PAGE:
We broke camp at 8:00 AM and launched the Bear at 8:30, hoping to benefit somewhat from the flood tide. We hugged the west shore in hopes of minimizing the wind which had moderated but was still blowing at 10-15 mph. The stone bulkhead continued along the shore. Soon, we passed the ruins of an abandoned stone park pavilion and entered an entirely wild shoreline inhabited by kingfishers, buzzards and other circling raptors. We reached the marina at Alpine at 10:30 and rested briefly before continuing north into what felt like the uninhabited reaches of a different continent. The Palisades inspire awe at close range. Huge chunks of rock cantilever outward from the cliff face; chimney rocks stand free to towering heights; tortured trees cling to seams and crevices, broken talus slopes tumble down to the river. Parts of the Palisades resemble cliff dwellings in the Southwest. Other stretches seem to recall scenes from Indiana Jones’ “Temple of Doom.” Breathtaking opportunities for drawing and painting abound. Was Thomas Cole or the Hudson River School artists who followed him familiar with these scenes? Paddling quietly in the lee of the red cliffs and dwarfed by their scale, one imagines being far from civilization in a very exotic corner of the planet.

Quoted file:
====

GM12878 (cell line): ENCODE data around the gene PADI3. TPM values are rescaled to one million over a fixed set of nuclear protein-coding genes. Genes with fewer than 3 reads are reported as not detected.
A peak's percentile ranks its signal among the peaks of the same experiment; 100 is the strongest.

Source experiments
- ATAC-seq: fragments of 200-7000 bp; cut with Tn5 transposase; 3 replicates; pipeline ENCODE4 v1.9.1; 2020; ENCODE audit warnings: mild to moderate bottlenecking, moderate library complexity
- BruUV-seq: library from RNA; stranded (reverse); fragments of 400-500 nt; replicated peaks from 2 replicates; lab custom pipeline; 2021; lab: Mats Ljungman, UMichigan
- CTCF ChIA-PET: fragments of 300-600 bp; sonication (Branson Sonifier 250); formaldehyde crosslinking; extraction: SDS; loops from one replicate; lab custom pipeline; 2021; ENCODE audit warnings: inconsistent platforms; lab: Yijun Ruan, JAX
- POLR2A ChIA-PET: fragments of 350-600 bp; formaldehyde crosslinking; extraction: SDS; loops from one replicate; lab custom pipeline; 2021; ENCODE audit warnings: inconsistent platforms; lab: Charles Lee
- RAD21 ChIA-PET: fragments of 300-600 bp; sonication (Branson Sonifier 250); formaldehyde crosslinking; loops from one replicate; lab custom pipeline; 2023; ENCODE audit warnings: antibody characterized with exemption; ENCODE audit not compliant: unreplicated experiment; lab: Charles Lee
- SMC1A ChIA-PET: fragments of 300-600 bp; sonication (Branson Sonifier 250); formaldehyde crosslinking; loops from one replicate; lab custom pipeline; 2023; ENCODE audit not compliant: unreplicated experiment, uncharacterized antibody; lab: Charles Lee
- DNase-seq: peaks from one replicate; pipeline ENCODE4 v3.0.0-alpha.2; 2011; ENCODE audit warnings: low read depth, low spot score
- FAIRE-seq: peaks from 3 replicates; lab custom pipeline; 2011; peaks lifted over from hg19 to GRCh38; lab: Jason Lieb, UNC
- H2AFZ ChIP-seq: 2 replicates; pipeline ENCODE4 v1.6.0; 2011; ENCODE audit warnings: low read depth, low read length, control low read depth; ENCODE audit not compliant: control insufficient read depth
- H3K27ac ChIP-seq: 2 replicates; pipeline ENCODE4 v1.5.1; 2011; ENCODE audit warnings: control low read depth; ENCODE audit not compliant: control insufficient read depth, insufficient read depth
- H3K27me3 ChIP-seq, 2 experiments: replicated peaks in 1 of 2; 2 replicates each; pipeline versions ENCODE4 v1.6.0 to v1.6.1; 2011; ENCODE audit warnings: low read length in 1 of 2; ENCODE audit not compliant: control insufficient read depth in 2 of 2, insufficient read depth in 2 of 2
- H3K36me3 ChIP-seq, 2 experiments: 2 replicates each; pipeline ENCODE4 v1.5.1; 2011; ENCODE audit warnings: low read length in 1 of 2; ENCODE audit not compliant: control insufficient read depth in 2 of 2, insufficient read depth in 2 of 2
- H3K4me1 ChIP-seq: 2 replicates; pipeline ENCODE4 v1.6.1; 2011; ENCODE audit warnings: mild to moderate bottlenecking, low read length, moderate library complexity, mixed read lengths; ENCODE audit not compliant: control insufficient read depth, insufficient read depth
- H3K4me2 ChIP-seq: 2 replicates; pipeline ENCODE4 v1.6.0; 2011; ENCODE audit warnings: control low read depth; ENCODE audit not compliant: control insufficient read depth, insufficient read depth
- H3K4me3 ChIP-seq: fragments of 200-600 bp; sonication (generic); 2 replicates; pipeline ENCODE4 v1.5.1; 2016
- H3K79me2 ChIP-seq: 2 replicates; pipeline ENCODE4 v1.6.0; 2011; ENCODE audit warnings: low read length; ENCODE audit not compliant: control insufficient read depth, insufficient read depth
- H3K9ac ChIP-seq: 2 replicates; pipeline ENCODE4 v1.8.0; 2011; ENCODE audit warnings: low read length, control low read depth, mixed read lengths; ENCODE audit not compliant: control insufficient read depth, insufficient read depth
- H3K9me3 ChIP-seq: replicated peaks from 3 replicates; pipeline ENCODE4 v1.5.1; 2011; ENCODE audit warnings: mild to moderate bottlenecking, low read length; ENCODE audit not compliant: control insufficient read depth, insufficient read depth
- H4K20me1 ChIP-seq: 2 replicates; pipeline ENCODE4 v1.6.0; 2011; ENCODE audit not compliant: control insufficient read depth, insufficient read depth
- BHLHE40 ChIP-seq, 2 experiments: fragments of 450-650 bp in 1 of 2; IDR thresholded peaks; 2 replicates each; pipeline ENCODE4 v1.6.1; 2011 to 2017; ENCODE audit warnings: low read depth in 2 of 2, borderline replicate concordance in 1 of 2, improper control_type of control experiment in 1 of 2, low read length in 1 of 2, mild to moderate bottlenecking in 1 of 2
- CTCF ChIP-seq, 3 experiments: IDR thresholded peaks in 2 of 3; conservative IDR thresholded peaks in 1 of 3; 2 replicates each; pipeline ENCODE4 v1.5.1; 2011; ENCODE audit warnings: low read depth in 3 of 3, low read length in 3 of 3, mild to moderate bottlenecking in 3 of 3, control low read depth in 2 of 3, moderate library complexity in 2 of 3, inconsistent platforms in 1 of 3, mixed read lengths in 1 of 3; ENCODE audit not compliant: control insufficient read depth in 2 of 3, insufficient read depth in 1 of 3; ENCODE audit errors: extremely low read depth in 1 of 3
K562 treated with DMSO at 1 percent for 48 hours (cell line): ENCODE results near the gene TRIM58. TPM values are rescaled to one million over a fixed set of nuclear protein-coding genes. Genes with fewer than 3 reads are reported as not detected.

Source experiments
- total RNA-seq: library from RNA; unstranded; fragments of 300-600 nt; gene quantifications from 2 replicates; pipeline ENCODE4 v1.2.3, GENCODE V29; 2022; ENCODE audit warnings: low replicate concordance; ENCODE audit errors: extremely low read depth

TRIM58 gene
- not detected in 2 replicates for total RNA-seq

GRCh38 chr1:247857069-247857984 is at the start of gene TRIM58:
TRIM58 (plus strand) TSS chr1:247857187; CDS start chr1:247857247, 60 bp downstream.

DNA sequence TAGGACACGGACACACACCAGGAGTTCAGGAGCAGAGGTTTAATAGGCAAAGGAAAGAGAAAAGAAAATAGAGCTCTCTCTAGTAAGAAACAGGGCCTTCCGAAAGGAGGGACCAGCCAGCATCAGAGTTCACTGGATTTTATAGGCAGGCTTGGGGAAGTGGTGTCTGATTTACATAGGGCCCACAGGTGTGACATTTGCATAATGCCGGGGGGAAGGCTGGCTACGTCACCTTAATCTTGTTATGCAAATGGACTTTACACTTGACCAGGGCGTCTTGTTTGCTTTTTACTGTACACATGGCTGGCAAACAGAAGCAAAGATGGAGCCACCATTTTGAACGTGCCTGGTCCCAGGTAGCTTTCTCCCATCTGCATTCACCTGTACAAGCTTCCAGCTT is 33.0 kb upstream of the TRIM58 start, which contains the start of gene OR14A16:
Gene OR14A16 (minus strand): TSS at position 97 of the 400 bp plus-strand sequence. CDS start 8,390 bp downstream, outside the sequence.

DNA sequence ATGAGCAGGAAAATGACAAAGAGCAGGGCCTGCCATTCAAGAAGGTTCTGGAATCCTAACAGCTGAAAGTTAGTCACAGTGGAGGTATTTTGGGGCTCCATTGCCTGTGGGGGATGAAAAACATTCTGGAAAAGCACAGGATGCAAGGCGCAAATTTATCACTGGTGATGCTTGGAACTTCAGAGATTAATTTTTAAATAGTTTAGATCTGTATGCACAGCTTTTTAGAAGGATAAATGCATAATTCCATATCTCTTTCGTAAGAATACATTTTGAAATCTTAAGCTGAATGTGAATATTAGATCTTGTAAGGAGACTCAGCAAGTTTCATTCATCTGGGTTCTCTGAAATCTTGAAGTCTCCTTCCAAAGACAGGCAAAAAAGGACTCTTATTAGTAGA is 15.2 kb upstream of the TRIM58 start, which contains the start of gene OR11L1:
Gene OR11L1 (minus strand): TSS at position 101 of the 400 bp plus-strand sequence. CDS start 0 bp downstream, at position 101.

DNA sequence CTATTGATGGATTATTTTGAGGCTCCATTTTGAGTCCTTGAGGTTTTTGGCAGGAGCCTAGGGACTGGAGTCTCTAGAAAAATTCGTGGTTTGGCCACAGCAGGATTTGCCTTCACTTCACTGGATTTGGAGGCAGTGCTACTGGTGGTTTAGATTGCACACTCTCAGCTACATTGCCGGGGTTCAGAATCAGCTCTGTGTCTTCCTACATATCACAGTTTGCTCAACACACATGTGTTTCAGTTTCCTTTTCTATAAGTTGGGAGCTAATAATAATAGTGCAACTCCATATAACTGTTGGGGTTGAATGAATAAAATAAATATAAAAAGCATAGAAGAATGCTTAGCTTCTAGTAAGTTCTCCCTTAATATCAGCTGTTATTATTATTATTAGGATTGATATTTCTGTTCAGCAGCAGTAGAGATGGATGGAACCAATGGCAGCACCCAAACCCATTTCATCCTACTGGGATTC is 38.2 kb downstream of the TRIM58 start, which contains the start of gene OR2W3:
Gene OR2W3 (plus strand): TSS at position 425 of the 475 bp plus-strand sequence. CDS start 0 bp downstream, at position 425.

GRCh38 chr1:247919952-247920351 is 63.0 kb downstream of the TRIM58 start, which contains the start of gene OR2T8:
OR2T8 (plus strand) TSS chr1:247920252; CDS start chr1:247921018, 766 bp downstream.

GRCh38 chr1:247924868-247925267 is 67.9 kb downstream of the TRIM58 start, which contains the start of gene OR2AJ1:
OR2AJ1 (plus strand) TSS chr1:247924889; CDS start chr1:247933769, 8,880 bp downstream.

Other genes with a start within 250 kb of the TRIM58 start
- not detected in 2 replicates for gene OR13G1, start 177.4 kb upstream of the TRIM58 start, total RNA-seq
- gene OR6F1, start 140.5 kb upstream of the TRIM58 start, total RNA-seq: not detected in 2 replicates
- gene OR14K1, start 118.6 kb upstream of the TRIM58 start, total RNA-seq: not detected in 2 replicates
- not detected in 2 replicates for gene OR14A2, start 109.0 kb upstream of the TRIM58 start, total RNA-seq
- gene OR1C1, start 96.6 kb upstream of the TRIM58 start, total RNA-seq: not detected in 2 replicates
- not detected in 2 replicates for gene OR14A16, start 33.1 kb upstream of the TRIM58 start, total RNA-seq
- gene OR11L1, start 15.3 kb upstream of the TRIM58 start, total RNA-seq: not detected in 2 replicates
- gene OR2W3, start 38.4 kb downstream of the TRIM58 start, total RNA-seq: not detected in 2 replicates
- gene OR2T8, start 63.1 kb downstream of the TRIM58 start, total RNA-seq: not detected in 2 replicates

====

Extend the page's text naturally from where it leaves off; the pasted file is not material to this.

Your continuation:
As we paddled further north, we began looking for the ruins of Tonetti Gardens, a romantic riverside folly described to us and recommended by Steve’s son roughly west of Hastings-on-Hudson. We were told to look for several columns which lay fallen into the river. We imagined it might serve well as a campsite. After several false sightings, Joe discovered the stucco columns just after noon. We located a landing and went ashore. The isolated site looked ideal for camping, so we began unpacking and hauling the Bear up past the high tide mark. We found picturesque stone walls, arched niches, stone staircases, an enchanting waterfall and the remains of what had once been a reflection pond. The columns belonged to what had once been a tea house with a brick paved floor perched on a projection above the river with nice views. We decided to call this place “Roger’s Rest” after Steve’s son. We made sandwiches and bathed in the waterfall. Joe and I sketched the ruins while Steve and Dan climbed to the top of the waterfall. Steve detected a slight shift in the wind. There seemed to be a slight breeze coming in lightly from the southeast. We seized the opportunity to roll up some welcome miles under sail and were on our way north again at 3:00 PM.